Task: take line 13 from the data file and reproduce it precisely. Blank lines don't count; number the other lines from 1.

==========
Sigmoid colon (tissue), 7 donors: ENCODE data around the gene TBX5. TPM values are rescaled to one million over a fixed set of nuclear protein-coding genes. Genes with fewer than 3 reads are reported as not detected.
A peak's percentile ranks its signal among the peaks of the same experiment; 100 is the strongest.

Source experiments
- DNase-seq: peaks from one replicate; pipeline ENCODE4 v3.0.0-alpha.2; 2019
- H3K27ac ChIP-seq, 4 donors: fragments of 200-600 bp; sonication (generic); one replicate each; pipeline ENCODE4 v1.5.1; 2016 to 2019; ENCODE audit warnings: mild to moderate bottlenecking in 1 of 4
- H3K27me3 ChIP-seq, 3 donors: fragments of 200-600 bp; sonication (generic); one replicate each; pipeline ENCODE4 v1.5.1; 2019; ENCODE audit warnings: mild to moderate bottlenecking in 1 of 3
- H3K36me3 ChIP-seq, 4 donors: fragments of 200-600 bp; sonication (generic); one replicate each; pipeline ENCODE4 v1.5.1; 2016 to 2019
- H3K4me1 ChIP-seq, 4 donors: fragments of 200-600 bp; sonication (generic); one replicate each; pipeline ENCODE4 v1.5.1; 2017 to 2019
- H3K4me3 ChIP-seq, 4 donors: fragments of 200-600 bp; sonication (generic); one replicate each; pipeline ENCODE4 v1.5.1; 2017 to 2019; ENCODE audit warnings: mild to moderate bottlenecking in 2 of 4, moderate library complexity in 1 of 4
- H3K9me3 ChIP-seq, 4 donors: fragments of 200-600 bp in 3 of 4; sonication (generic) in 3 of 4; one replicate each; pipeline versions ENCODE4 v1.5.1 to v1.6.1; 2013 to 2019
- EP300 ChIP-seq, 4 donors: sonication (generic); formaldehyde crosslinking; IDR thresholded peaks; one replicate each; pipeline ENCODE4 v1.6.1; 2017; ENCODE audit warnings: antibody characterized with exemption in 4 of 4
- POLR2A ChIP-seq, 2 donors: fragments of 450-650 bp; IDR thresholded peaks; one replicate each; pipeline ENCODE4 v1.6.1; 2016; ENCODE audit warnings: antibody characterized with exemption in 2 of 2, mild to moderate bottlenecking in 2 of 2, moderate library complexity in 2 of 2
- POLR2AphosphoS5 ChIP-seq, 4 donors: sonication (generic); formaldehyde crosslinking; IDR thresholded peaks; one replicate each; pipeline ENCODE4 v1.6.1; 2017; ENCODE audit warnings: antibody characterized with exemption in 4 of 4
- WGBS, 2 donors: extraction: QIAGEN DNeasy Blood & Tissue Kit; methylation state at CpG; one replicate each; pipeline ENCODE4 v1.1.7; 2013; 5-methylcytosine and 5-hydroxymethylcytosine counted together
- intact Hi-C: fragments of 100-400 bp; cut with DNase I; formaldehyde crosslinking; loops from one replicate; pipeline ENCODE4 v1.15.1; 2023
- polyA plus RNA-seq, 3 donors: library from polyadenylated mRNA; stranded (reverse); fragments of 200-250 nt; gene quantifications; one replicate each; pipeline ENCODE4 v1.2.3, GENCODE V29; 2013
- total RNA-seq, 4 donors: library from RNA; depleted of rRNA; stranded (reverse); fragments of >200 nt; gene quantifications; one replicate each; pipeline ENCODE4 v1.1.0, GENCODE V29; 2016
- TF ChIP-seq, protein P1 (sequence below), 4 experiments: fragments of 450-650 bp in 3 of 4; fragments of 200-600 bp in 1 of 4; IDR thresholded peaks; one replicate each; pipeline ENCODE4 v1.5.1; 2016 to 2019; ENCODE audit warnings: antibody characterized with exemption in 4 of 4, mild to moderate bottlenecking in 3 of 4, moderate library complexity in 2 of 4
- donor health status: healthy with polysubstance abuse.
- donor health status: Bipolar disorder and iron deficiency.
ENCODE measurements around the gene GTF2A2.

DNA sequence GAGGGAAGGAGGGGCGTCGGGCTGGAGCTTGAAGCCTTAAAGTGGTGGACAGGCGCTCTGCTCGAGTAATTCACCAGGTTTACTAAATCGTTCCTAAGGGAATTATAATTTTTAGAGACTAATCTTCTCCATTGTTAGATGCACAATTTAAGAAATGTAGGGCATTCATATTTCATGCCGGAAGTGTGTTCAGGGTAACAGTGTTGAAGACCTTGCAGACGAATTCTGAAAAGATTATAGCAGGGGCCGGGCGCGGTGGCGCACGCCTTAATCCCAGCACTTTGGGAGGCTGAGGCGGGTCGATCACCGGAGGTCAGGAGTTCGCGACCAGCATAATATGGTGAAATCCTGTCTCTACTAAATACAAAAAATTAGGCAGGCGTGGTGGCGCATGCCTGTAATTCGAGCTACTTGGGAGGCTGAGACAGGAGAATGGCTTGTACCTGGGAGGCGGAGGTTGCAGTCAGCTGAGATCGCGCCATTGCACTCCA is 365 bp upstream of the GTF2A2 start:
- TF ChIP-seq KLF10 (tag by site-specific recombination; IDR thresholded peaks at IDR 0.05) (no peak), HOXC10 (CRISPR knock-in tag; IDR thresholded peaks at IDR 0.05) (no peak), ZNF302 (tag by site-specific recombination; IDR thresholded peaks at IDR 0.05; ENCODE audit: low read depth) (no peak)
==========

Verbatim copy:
- POLR2AphosphoS5 ChIP-seq, 4 donors: sonication (generic); formaldehyde crosslinking; IDR thresholded peaks; one replicate each; pipeline ENCODE4 v1.6.1; 2017; ENCODE audit warnings: antibody characterized with exemption in 4 of 4